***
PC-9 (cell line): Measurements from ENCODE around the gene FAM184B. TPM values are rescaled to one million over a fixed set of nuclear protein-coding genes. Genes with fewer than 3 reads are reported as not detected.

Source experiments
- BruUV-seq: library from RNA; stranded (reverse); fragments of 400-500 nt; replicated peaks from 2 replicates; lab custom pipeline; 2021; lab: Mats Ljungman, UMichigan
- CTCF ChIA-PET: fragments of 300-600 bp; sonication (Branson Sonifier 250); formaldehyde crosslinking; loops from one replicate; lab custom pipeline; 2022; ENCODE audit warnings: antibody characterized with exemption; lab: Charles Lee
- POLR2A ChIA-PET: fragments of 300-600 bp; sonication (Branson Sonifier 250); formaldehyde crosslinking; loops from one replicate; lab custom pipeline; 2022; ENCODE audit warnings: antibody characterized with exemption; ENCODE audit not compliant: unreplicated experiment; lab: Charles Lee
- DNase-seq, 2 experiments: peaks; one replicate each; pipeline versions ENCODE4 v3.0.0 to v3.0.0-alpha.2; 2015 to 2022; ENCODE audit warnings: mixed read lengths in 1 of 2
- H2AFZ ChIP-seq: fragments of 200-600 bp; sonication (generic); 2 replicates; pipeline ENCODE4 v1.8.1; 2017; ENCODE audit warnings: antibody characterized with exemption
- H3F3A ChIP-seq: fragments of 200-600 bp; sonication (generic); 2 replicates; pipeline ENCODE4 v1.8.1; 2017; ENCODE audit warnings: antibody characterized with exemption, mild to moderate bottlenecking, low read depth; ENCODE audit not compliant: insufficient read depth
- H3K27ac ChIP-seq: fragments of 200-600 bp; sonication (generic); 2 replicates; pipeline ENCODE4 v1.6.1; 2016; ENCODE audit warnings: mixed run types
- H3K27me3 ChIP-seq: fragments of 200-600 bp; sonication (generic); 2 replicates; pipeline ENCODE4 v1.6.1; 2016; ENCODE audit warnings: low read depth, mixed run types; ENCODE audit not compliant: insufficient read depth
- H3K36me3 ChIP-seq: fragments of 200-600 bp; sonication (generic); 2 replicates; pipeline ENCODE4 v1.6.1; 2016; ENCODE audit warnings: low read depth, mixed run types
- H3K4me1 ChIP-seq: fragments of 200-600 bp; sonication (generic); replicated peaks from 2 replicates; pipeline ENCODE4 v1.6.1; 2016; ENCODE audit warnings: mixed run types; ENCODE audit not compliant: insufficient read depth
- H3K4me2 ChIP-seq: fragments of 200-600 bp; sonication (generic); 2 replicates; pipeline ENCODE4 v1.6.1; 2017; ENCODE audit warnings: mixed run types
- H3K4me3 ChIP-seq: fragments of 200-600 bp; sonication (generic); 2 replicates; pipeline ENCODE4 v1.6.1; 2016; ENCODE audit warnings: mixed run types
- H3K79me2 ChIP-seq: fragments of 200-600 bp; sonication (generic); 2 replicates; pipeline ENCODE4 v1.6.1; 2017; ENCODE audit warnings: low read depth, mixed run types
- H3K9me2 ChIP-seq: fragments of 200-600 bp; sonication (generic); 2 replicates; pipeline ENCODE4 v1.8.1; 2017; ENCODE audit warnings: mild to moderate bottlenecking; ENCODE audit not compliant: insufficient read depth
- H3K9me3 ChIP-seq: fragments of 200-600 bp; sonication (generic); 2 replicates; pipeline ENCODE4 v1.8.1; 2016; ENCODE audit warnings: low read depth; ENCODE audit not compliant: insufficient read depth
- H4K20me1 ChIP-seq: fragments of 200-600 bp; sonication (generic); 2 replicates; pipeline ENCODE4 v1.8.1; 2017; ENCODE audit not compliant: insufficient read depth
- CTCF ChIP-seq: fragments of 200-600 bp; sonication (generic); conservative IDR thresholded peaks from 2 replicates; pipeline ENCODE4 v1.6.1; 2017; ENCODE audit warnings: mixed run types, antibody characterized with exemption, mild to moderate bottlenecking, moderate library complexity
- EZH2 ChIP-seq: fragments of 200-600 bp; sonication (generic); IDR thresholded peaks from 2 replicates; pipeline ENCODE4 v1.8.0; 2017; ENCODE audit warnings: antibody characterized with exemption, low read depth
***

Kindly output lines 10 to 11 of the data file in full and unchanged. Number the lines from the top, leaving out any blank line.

- H3K27me3 ChIP-seq: fragments of 200-600 bp; sonication (generic); 2 replicates; pipeline ENCODE4 v1.6.1; 2016; ENCODE audit warnings: low read depth, mixed run types; ENCODE audit not compliant: insufficient read depth
- H3K36me3 ChIP-seq: fragments of 200-600 bp; sonication (generic); 2 replicates; pipeline ENCODE4 v1.6.1; 2016; ENCODE audit warnings: low read depth, mixed run types